Many of John Keats' early sonnets were written as tributes to men he admired, usually either his friends or other poets (or both). This one was written in December of 1814, and while it is possible that he met Byron later on in his career, he certainly hadn't by then, and he was never a close friend, although they had enough mutual acquaintances, including Percy Bysshe Shelley and Leigh Hunt, that it seems likely they did meet at some point.

Unlike most of his earliest work, the images here and clear and precise, making this one of the best sonnets of his teenage years. In my humble opinion, this is Keats' strongest poem before "On First Looking into Chapman's Homer."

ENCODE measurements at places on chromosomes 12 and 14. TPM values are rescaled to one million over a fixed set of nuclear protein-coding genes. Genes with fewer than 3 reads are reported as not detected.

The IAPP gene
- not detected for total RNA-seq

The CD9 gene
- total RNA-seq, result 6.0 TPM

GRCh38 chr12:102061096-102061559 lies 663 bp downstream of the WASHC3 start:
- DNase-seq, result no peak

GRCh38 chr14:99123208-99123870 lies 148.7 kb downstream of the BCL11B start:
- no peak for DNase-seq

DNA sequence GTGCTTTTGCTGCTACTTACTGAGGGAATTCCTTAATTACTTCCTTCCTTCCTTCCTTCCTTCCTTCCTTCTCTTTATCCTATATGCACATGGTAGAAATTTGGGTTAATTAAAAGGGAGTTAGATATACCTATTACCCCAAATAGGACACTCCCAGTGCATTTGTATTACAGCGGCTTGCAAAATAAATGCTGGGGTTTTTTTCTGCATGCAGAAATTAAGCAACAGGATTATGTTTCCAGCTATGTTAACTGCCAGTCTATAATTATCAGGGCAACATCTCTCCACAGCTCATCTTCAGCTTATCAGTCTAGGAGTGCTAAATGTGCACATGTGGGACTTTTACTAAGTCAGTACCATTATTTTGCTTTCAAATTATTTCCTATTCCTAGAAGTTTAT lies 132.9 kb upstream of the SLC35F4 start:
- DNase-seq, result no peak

To Lord Byron

Byron, how sweetly sad thy melody
Attuning still the soul to tenderness,
As if soft pity with unusual stress
Had touch'd her plaintive lute; and thou, being by,
Hadst caught the tones, nor suffered them to die.
O'ershadowing sorrow doth not make thee less
Delightful: thou thy griefs dost dress
With a bright halo, shining beamily;
As when a cloud a golden moon doth veil,
Its sides are tinged with a resplendent glow,
Though the dark robe oft amber rays prevail,
And like fair veins in sable marble flow.
Still warble, dying swan,--still tell the tale,
The enchanting tale--the tale of pleasing woe.

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